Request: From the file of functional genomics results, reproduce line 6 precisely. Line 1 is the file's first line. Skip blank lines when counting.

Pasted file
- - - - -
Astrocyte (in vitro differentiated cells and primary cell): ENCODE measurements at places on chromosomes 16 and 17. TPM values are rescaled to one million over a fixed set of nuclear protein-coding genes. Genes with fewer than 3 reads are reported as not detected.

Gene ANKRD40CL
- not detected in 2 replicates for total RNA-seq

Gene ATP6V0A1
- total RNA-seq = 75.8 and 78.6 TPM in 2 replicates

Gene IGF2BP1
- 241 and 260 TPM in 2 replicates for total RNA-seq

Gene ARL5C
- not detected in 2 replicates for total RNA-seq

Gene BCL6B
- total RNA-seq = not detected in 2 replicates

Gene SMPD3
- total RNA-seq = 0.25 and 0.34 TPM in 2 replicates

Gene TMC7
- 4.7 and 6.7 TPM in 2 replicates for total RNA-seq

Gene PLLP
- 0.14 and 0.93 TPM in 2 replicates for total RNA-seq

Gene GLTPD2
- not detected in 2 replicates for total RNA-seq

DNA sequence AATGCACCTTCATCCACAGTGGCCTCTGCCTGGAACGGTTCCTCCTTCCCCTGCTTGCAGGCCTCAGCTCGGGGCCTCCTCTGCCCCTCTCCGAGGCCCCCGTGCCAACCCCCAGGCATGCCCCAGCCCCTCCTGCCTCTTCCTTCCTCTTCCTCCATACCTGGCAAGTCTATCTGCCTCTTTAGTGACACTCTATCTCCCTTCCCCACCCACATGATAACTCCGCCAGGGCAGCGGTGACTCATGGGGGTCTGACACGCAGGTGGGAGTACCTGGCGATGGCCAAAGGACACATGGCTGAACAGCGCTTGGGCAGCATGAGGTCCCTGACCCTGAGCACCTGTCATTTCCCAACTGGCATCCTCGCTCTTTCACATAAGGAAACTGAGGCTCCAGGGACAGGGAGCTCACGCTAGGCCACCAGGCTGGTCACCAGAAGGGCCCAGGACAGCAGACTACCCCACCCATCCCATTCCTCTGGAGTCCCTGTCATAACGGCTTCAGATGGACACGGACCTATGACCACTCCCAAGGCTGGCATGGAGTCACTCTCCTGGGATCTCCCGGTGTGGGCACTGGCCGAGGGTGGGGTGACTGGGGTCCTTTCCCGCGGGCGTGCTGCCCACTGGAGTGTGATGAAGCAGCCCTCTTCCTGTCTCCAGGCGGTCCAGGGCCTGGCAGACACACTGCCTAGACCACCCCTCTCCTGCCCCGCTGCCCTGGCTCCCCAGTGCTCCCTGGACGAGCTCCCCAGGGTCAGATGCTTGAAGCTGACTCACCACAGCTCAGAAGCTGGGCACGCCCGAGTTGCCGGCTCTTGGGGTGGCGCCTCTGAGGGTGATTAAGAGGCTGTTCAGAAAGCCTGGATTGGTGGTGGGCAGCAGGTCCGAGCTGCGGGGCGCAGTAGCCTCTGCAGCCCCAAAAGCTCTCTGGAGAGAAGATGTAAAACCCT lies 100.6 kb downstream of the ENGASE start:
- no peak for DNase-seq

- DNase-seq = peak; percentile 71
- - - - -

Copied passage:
Gene IGF2BP1